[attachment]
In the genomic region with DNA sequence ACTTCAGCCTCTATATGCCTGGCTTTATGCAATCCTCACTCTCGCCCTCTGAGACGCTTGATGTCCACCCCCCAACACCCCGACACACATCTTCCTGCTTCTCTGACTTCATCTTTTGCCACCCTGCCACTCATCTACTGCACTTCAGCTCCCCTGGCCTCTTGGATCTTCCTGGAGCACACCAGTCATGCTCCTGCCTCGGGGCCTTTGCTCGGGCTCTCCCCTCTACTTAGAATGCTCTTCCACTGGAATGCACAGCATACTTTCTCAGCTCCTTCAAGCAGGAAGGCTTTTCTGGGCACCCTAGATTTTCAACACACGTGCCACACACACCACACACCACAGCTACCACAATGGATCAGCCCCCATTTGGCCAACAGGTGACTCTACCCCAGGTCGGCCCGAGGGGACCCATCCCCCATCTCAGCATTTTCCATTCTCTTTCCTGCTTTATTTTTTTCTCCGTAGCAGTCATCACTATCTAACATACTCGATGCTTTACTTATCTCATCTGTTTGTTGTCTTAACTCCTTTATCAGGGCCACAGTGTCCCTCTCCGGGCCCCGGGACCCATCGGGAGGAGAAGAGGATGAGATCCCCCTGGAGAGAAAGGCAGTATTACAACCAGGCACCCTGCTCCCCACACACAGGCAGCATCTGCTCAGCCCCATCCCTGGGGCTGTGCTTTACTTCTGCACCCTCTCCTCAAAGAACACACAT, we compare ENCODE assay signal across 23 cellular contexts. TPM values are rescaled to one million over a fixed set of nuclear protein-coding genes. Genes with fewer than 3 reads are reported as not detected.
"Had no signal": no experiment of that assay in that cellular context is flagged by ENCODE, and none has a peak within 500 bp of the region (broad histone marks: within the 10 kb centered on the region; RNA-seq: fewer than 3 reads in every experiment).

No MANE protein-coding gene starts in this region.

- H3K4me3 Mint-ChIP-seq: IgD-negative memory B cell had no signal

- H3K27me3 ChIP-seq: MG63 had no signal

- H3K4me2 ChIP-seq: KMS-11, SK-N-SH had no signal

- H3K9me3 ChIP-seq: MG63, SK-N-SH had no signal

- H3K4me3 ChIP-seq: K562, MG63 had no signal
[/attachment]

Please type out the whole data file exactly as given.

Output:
In the genomic region with DNA sequence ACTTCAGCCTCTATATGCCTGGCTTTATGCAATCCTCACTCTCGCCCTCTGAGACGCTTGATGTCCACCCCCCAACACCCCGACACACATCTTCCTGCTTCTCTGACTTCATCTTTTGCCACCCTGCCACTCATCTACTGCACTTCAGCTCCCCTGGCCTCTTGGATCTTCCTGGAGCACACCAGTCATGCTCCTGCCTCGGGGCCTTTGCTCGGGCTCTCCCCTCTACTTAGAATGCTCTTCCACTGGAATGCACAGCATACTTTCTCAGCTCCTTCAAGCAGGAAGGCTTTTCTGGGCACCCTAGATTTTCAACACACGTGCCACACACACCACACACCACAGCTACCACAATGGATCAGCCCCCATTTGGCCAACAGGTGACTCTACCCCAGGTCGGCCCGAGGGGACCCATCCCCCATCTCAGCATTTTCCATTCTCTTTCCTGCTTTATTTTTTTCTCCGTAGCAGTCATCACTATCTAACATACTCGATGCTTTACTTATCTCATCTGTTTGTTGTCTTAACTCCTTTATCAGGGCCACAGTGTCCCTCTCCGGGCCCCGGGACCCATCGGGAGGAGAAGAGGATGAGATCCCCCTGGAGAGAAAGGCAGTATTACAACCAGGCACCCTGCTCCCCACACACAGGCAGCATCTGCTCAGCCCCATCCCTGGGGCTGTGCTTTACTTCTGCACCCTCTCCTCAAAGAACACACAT, we compare ENCODE assay signal across 23 cellular contexts. TPM values are rescaled to one million over a fixed set of nuclear protein-coding genes. Genes with fewer than 3 reads are reported as not detected.
"Had no signal": no experiment of that assay in that cellular context is flagged by ENCODE, and none has a peak within 500 bp of the region (broad histone marks: within the 10 kb centered on the region; RNA-seq: fewer than 3 reads in every experiment).

No MANE protein-coding gene starts in this region.

- H3K4me3 Mint-ChIP-seq: IgD-negative memory B cell had no signal

- H3K27me3 ChIP-seq: MG63 had no signal

- H3K4me2 ChIP-seq: KMS-11, SK-N-SH had no signal

- H3K9me3 ChIP-seq: MG63, SK-N-SH had no signal

- H3K4me3 ChIP-seq: K562, MG63 had no signal